Fight over territory

2017-11-07 06:00

“They should not pass our boundary. They should patrol in their own area.”

These are the words of Diaz neighbourhood watch (NHW) members in Grassy Park after about fellow patrollers from Mountainview NHW.

The two groups, who patrol in one area, have been challenging each other since last month. Residents are now calling on the Grassy Park Community Policing Forum (CPF) to step in.

Diaz NHW’s Howard Downes allegedly threatened and harassed a patroller of Mountainview NW on the morning of Tuesday 3 October.

Bradley Ruiters of Mountainview NHW says Downes was arrested the following Monday after he had reported it to the police.

“I was forced to obtain a protection order against harassment, and to also lay a criminal charge of intimidation following a series of incidents which culminated in me being threatened with harm and damage to my vehicle,” says ­Ruiters.

“I was driving down Diaz Road in Grassy Park at 06:00 when I was stopped by Downes and Maruwaan Schouw, who informed me that they don’t want me driving though their area.

“Fortunately, my vehicle dash cam is always turned on, so I was able to record when Downes threatened me with the following words: ‘If you come here again we will do something to you and your vehicle.’

“Downes then proceeded with his actions.”

Ruiters says after the incident he wrote to the area’s CPF.

“I registered my concern that the CPF allowed its members to interfere with the right of citizens to freedom of movement.

“They notified me that Downes was not a member of a registered NHW, and that Schouw has been suspended from the Diaz NHW while an assault charge laid against him is running its course,” he says.

On Wednesday morning at around 05:00, while driving on patrol in Third Avenue, Grassy Park, Ruiters was once again motioned to stop by someone from the Diaz group.

“I was challenged about where I was going and warned: ‘You remember what happened the last time, right?’”

“I am simply a citizen who laid a criminal charge because I was threatened, and have applied for a protection order against harassment because my constitutional right to freedom of movement is being interfered with,” says Ruiters.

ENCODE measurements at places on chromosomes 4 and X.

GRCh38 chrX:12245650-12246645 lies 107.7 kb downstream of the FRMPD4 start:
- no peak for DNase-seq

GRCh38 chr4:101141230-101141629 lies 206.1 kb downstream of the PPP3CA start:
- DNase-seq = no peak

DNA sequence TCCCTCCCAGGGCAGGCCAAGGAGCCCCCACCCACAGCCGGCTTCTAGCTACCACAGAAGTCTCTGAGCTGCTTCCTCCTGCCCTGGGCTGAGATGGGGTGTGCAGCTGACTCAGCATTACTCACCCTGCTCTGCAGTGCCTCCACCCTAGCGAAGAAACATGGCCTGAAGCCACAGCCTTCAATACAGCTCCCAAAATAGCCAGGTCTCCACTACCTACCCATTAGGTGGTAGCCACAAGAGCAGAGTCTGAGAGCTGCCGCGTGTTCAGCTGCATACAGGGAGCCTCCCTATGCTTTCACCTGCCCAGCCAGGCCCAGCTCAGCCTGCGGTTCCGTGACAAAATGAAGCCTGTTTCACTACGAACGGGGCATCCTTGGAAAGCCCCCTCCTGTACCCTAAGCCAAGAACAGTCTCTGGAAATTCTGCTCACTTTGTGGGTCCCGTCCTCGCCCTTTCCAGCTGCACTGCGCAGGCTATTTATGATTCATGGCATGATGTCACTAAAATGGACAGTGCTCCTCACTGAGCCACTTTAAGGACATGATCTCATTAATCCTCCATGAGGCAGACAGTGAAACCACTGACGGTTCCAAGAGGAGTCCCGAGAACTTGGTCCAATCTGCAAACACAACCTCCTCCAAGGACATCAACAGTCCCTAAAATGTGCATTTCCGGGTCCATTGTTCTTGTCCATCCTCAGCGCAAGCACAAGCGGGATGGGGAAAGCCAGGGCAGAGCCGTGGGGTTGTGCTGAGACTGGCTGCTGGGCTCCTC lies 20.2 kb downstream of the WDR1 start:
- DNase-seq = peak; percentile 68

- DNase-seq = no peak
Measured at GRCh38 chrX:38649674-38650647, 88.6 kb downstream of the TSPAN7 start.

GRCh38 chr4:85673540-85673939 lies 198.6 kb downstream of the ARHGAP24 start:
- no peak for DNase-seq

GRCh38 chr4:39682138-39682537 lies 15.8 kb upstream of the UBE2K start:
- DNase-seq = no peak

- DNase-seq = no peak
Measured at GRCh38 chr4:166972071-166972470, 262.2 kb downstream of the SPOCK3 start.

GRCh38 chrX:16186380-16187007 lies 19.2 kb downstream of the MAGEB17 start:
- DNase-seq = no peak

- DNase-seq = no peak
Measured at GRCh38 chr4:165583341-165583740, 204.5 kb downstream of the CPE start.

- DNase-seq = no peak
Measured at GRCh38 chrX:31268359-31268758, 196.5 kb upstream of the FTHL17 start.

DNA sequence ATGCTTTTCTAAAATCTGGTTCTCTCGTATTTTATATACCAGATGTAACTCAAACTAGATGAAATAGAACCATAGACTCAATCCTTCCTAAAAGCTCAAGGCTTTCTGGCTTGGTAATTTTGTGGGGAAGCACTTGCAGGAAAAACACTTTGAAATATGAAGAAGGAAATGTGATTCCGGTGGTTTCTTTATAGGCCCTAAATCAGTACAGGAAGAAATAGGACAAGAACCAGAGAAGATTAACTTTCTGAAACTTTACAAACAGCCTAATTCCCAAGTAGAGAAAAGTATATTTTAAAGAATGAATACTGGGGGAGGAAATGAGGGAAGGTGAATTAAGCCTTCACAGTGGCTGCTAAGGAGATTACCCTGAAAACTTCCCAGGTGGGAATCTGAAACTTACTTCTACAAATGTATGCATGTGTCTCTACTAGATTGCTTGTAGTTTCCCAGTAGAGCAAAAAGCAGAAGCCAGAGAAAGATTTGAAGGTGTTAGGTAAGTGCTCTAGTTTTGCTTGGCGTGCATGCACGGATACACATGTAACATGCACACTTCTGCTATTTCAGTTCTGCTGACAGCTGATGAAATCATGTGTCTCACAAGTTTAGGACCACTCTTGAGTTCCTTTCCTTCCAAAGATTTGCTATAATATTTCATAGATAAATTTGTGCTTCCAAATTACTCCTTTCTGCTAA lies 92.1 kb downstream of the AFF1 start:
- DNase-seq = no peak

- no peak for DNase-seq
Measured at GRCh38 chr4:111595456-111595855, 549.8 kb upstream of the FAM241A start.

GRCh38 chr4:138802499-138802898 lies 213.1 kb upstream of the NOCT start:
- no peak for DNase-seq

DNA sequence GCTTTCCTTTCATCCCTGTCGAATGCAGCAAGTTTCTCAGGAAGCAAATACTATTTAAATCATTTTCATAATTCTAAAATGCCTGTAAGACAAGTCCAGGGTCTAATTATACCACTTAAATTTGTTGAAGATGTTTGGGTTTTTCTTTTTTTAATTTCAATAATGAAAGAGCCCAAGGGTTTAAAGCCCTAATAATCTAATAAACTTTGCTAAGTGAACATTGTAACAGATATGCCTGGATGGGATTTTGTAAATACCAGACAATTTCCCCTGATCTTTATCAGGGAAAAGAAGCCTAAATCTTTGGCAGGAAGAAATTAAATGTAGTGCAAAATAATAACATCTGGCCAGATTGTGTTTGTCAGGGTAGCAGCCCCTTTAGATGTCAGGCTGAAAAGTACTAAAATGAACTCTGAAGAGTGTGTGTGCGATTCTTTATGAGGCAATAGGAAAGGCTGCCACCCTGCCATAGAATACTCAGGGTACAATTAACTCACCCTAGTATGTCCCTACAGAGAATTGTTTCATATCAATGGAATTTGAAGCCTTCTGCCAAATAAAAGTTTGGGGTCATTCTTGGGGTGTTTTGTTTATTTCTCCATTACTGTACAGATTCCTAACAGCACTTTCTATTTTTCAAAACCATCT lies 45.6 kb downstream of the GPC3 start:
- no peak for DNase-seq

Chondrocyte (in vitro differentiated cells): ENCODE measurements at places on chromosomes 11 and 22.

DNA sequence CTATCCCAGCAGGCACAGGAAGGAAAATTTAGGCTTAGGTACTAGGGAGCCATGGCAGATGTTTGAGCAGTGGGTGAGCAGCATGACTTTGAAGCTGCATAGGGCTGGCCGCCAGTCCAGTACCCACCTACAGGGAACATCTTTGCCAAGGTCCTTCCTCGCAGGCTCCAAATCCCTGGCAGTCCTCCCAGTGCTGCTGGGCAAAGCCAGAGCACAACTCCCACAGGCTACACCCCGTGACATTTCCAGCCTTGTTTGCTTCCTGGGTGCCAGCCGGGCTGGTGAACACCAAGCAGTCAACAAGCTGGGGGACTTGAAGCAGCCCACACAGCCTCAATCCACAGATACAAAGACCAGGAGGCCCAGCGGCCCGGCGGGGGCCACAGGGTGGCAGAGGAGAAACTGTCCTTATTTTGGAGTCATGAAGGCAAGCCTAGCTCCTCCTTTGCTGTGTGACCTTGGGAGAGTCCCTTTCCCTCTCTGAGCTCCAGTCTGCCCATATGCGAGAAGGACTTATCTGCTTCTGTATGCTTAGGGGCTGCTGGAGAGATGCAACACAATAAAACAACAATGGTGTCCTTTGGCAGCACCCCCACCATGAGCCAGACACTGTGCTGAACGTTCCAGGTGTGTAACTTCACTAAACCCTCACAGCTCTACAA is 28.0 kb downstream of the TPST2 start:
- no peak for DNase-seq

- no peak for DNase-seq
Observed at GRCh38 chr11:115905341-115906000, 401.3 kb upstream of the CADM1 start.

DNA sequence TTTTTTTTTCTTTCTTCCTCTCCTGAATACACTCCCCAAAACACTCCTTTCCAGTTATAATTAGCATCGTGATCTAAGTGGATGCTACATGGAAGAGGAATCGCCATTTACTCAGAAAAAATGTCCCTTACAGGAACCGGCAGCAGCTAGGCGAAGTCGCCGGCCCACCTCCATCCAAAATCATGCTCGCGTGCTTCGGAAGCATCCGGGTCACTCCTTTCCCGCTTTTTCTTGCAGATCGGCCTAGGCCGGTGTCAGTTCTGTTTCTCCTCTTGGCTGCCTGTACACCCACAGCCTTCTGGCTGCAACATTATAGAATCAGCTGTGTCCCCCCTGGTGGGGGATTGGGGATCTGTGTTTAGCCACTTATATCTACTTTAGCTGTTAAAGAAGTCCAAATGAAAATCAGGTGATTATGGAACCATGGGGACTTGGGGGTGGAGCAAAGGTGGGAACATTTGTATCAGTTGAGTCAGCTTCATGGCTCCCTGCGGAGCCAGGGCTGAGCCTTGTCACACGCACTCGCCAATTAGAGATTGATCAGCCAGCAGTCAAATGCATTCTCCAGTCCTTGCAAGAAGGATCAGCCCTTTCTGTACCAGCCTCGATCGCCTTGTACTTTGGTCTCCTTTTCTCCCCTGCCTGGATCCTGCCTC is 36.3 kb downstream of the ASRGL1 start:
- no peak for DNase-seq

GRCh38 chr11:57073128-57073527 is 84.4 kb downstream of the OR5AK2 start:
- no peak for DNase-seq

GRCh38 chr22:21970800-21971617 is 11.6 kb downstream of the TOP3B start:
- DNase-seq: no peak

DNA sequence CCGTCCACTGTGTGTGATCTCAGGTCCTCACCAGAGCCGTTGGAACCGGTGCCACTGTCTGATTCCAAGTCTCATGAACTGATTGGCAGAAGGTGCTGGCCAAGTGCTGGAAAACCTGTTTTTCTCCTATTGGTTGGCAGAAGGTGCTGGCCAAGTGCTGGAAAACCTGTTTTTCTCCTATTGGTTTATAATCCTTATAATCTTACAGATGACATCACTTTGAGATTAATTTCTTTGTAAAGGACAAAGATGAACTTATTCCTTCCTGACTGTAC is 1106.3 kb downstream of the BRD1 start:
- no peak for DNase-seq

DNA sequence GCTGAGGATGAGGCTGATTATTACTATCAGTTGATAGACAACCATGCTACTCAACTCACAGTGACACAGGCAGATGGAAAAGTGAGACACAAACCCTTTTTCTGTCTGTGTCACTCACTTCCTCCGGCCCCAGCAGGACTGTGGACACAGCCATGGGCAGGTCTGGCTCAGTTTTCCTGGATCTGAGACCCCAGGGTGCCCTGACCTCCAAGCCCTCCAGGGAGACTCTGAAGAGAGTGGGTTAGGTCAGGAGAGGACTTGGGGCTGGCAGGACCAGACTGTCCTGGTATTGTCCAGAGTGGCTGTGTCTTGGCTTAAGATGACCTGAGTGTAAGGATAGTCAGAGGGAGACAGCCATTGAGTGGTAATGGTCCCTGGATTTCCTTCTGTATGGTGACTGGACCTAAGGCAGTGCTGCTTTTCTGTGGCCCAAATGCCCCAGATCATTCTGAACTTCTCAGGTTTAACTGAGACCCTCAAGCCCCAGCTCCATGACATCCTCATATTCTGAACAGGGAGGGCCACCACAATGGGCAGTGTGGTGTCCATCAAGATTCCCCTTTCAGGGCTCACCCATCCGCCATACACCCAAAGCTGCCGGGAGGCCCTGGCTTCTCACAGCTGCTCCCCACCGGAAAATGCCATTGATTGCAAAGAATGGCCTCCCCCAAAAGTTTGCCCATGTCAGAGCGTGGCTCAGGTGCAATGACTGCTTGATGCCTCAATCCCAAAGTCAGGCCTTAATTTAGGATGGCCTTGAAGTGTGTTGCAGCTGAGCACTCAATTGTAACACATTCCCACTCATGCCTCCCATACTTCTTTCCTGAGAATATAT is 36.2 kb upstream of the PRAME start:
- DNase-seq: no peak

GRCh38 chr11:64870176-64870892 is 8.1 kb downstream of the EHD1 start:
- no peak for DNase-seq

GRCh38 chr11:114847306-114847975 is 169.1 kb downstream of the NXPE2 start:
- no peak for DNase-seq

He says the story about boundaries is a red herring. 

“Any citizen has the right to move about freely. If you are going to fall for that boundary nonsense, then it legitimises these people’s ramblings. My only wish is that the law be allowed to run its course. For my family’s sake I cannot take lightly the aggressive demeanour of these men, particularly the threat to do harm.” 

Need for respect

Downes and Schouws deny the allegations and say there would be no dispute if the Mountainview NHW members had communicated with them. 
Downes denies that he was arrested.

Warrant Officer Wynita Kleinsmith of Grassy Park police says: “I can confirm that a case was opened. The suspect was charged and came in for questioning and fingerprints. According to the case system, the docket was withdrawn at court.”

Downes says the court kicked out the case because “they said there was no relevance to it”. 

“Secondly, we have no issue with them coming into our zone, but they need to respect our boundaries and ask if they can patrol this side before doing so.

“The various NHWs attended a meeting with the CPF, who clearly stated that they don’t want other groups patrolling in each other’s boundaries. So why are they patrolling here with their flashlights and uniforms? They are disrespecting us by just ­entering here.”

Downes says Ruiters can enter his area anytime. “They can walk freely in this country, wherever they wish, but we won’t allow them to patrol in our area without informing us, as there are boundaries,” he adds.

Grassy Park CPF’s Phillip Bam says: “There is another criminal case involving members of Diaz. We are restricted from commenting at this stage.”

Isham Davids of the provincial department of community safety says: “Neither of the two neighbourhood watch structures is accredited by the department. The department can only intervene if they have been accredited by us, as all accredited neighbourhood watches must abide by the code of conduct and the regulations for accreditation,” he says.

“Neighbourhood watches are voluntary entities and therefore can exist without being accredited by the department, it just means that they will not be formerly recognised by us and will not qualify for training and support. The Western Cape Community Safety Act does not require neighbourhood watches to be registered by the CPF as they will be regulated by [the act when they are accredited].

“However, the department always encourages a working relationship between all safety partners and therefore asks CPFs to endorse the functional neighbourhood watches before the department considers them for accreditation, says Davids. 

“Members that apply for accreditation but are found to have a criminal record younger than five years are not allowed to be part of a NHW and this is communicated to all structures as the act requires that they be screened and vetted. All groups who are accredited by the department must abide by the code of conduct for NHWs and the regulations for accreditation. Failure to do so will result in the accreditation being ­withdrawn.”

With regards to NHW boundaries, each group must clearly define its boundary during the application process to prevent duplication, as there can only be one NHW within a given area, Davids says. 

“You must be a resident of that specific area and cannot change or amend the ­boundaries.”

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